Economic stimulus bill provides major boost for R&D.
The stimulus bill, which is technically an emergency supplemental appropriations bill, was approved before final work has been completed on funding the federal government for FY 2009. Only 3 of 12 FY 2009 appropriations bills have been approved (for the Departments of Defense, Homeland Security, and Veterans Affairs). All other federal agencies are operating at or below FY 2008 funding levels under a continuing resolution (CR) through March 6.
Under the CR and the few completed FY 2009 appropriations, the federal research portfolio stands at $58.3 billion for FY 2009, up just 0.3% (less than inflation), but after the stimulus bill and assuming that final FY 2009 appropriations are at least at CR levels, the federal research portfolio could jump to nearly $75 billion.
Basic competitiveness-related research, biomedical research, energy R & D, and climate change programs are high priorities in the bill. The National Institutes of Health (NIH) will receive $10.4 billion, which would completely turn around an NIH budget that has been ion decline since 2004 and could boost the total NIH budget to $40 billion, depending on the outcome of NIH's regular FY 2009 appropriation.
The National Science Foundation (NSF), the Department of Energy (DOE) Office of Science, and the National Institute of Standards and Technology (NIST)--the three agencies highlighted in the America COMPETES Act of 2007 and President Bush'
American Competitiveness Initiative--would all be on track to double their budgets over 7 to 10 years. NSF will receive $3 billion, DOE's Office of Science $1.6 billion, and NIST $600 million.
DOE's energy programs would also be a winner with $3.5 billion for R&D and related activities in renewable energy, energy conservation, and fossil energy part of the nearly $40 billion total for DOE in weatherization, loan guarantees, clean energy demonstration, and other energy program funds. DOE will receive $400 million to start up the Advanced Research Projects Agency Energy (ARPA-E), a new research agency authorized in the America COMPETES Act but not funded until now.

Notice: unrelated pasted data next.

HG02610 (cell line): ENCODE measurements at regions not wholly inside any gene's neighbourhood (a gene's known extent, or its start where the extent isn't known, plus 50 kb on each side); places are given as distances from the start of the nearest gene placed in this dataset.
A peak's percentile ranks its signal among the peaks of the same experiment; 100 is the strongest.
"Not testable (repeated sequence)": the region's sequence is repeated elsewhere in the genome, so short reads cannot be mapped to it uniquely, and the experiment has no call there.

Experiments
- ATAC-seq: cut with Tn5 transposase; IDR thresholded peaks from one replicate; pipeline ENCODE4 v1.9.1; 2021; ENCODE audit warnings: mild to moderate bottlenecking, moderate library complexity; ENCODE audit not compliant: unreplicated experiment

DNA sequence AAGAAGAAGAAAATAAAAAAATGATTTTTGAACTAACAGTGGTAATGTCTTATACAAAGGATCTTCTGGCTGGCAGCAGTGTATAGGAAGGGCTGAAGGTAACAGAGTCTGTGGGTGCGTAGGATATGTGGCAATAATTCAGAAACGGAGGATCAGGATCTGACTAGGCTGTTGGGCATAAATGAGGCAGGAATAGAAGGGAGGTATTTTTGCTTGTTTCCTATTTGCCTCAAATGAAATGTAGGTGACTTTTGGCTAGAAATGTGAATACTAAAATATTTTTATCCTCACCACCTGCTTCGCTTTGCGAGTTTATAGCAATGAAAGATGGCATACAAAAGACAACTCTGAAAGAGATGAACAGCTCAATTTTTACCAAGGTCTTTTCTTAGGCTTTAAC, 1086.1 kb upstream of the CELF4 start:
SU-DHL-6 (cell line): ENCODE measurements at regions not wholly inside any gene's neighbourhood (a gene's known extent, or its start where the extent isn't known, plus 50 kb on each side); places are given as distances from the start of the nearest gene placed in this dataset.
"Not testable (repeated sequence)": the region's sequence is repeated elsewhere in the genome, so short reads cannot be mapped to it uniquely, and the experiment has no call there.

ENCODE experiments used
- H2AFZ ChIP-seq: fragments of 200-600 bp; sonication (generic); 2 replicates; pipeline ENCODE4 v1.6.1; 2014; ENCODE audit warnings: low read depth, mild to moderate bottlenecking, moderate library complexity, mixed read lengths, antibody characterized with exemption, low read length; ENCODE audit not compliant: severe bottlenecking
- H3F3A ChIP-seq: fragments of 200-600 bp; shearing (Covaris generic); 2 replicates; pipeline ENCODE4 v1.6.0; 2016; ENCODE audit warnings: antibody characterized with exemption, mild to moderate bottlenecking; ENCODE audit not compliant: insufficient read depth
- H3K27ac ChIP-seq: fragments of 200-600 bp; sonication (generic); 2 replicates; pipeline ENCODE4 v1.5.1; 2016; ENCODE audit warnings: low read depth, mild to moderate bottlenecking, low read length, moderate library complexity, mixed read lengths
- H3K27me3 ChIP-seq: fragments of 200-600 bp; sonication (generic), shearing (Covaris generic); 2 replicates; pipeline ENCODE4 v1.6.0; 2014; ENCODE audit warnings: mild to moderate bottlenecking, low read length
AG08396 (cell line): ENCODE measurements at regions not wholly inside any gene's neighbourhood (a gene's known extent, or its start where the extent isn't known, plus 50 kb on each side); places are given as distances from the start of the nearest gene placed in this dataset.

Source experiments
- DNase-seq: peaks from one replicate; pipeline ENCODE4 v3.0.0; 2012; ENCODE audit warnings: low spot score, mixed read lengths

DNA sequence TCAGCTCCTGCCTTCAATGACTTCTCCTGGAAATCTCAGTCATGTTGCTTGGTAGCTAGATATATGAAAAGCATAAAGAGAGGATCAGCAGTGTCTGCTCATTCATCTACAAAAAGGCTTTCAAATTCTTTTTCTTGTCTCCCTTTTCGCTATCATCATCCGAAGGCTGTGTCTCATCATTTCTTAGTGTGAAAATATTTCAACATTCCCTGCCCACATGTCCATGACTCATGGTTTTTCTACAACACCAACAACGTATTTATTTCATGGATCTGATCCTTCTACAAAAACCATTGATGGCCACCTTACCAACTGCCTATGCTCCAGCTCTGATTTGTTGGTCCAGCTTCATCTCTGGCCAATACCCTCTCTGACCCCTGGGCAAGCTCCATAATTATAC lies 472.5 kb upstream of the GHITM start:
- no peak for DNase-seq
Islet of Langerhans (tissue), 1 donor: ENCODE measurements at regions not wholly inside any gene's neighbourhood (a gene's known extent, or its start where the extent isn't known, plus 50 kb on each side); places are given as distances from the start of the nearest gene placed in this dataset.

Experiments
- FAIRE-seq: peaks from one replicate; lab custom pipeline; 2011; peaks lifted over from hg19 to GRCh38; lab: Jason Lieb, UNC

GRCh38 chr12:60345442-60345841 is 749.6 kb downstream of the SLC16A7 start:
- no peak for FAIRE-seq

The bill will provide money for climate change-related projects in the National Aeronautics and Space Administration and the National Oceanic and Atmospheric Administration (NOAA). There is also additional money for non-R&D but science and technology-related programs, higher education construction, and other education spending of interest to academia.
The bill provides billions of dollars for universities to construct or renovate laboratories and to buy research equipment, as well as money for federal labs to address their infrastructure needs. The bill provides $3.5 billion for R&D facilities and capital equipment to pay for the repair, maintenance, and construction of scientific laboratories as well as large research equipment and instrumentation. Considering that R&D facilities funding totaled $4.5 billion in FY 2008, half of which went to just one laboratory (the International Space Station), the $3.5-billion supplemental will be an enormous boost in the federal government's spending on facilities.
"From the Hill" is prepared by the Center for Science, Technology, and Congress at the American Association for the Advancement of Science (www.aaas.org/spp) in Washington, D.C., and is based on articles from the center's bulletin Science & Technology in Congress.